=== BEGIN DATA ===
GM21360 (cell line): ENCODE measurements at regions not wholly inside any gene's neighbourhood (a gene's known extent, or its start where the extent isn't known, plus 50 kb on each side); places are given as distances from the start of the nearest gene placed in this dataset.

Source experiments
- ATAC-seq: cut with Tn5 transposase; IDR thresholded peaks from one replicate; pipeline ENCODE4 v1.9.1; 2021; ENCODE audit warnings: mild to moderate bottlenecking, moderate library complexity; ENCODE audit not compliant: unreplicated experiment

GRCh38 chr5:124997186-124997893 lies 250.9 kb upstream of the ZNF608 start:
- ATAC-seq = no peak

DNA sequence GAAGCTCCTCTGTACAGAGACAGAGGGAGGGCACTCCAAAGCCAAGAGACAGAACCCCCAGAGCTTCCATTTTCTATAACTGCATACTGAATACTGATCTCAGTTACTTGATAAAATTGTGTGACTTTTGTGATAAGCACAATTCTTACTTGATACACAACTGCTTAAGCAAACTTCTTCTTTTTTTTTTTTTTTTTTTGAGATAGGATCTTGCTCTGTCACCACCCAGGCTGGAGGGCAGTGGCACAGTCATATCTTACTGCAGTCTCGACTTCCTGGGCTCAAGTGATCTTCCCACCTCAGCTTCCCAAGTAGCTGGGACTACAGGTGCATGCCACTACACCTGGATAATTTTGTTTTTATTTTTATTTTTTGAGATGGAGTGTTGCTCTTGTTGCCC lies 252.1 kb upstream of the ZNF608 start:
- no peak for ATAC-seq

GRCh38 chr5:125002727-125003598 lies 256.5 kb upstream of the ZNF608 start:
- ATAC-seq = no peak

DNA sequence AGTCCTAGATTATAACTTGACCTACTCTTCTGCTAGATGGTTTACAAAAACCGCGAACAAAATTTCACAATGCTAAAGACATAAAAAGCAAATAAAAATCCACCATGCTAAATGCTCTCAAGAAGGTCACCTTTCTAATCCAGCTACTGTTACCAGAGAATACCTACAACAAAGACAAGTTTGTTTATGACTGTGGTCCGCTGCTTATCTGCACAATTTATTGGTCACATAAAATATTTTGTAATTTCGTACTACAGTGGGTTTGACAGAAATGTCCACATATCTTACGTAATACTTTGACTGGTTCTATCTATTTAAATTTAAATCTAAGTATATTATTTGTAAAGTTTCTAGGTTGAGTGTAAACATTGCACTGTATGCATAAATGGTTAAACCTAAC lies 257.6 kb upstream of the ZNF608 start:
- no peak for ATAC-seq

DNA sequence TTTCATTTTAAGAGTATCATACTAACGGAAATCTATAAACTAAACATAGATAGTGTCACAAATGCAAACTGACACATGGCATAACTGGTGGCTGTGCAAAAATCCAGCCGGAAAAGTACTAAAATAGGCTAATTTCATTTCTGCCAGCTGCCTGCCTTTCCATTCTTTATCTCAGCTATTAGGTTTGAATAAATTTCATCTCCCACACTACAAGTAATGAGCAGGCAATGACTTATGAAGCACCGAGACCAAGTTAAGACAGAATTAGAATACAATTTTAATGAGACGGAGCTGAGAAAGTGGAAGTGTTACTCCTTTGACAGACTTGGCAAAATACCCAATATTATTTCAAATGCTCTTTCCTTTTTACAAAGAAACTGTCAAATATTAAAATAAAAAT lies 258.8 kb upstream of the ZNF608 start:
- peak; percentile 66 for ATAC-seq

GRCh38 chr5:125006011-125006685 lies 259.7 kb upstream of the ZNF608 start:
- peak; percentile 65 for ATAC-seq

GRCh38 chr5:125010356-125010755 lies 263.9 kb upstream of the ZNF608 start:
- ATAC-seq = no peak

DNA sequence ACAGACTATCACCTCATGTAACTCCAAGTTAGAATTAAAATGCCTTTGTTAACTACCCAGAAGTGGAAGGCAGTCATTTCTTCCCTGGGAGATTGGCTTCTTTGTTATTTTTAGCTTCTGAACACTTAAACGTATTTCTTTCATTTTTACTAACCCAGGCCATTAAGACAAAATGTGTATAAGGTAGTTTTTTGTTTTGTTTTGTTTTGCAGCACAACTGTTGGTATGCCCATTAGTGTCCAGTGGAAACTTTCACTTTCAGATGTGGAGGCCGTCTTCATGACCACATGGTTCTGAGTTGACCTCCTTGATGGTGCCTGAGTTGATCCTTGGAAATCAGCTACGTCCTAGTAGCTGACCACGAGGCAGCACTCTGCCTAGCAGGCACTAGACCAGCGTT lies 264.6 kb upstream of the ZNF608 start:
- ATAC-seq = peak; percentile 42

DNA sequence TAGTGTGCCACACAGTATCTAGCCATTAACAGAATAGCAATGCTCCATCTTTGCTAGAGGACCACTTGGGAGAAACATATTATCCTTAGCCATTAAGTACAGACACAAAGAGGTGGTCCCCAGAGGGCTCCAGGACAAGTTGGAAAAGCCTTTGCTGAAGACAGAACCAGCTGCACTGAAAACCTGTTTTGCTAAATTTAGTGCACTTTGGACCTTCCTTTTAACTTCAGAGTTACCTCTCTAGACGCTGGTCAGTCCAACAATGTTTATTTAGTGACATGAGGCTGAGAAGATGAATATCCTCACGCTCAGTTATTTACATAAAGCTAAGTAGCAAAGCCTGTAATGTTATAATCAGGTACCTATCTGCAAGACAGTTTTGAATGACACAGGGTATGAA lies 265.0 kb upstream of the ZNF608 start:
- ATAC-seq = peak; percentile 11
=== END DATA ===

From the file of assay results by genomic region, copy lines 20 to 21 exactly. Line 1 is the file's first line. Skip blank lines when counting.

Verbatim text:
DNA sequence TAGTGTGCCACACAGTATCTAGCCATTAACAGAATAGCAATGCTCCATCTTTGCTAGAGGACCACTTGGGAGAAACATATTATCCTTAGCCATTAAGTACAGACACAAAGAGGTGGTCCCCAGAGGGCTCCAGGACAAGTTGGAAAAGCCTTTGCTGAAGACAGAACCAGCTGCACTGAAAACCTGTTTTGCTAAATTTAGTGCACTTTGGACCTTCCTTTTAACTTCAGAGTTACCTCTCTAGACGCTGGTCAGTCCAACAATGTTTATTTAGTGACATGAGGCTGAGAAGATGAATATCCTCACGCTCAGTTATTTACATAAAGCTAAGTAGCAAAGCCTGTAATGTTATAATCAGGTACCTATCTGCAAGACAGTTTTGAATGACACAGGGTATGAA lies 265.0 kb upstream of the ZNF608 start:
- ATAC-seq = peak; percentile 11